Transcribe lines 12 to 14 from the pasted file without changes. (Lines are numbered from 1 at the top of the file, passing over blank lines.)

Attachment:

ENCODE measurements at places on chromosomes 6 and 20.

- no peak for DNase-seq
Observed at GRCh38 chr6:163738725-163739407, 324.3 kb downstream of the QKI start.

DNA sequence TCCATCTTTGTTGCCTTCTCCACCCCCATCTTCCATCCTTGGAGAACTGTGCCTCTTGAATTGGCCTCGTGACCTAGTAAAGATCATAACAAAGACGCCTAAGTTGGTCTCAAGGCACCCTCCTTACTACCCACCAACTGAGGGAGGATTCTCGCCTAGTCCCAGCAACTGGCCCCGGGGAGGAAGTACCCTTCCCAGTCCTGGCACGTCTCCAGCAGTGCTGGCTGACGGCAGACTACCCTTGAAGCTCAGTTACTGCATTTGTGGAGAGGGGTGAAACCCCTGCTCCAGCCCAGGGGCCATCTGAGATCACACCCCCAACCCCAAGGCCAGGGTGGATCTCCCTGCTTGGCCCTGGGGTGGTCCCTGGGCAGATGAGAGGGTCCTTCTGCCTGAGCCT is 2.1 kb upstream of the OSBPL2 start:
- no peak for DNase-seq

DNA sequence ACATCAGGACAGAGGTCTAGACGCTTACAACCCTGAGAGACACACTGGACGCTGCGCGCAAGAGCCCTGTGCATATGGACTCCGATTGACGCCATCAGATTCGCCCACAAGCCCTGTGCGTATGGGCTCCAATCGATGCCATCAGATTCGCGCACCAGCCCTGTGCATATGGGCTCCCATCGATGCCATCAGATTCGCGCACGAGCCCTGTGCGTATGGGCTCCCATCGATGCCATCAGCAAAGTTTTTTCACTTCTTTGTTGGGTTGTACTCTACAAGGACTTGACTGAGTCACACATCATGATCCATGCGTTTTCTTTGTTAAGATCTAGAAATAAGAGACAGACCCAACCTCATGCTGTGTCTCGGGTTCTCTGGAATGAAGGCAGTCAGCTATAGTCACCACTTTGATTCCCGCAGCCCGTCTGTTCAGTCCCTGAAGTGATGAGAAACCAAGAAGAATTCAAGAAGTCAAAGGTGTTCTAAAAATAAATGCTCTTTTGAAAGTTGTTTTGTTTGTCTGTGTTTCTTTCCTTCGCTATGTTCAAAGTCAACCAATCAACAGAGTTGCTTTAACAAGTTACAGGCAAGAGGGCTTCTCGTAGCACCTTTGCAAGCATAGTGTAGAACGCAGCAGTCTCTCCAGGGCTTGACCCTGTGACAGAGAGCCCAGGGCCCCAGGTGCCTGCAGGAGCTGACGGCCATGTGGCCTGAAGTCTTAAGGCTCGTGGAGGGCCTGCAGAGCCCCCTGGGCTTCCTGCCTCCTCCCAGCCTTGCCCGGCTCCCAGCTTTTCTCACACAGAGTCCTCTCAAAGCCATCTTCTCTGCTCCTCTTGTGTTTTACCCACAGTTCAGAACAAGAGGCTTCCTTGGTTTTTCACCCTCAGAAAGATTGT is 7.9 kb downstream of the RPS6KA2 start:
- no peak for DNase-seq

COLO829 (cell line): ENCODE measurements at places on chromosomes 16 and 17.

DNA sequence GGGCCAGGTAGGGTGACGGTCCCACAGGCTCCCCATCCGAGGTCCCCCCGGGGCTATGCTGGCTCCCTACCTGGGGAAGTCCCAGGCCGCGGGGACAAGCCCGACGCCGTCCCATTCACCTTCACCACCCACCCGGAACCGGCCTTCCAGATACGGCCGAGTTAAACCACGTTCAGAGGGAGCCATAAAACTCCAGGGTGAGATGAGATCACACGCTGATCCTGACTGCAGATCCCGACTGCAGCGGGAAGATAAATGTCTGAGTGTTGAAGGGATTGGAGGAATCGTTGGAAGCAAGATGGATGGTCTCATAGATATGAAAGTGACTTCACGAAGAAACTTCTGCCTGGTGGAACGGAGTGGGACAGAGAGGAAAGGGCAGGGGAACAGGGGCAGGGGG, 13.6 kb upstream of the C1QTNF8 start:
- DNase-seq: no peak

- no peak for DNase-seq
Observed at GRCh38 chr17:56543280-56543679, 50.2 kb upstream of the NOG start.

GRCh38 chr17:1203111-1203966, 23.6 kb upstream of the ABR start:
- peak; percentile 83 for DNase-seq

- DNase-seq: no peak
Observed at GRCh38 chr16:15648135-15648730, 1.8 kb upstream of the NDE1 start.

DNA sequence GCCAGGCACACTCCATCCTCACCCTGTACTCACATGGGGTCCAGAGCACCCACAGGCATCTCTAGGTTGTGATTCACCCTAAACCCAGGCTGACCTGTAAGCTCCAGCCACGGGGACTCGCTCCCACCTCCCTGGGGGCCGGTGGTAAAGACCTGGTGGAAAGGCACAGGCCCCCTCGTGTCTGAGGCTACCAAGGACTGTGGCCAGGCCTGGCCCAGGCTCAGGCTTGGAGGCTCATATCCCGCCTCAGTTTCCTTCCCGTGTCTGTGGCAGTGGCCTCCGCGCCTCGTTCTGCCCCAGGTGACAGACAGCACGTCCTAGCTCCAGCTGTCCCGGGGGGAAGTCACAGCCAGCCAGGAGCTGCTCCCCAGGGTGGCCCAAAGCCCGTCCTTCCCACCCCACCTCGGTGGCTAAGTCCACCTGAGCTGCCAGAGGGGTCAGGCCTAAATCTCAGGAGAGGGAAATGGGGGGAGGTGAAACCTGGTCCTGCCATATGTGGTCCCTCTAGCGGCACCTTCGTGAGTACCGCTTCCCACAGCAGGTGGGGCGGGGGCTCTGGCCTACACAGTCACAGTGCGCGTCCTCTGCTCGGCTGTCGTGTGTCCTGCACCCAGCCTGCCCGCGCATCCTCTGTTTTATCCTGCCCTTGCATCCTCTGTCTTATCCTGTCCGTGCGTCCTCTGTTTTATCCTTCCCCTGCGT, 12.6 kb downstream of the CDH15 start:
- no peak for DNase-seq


Observed at GRCh38 chr17:56543280-56543679, 50.2 kb upstream of the NOG start.

GRCh38 chr17:1203111-1203966, 23.6 kb upstream of the ABR start:
- peak; percentile 83 for DNase-seq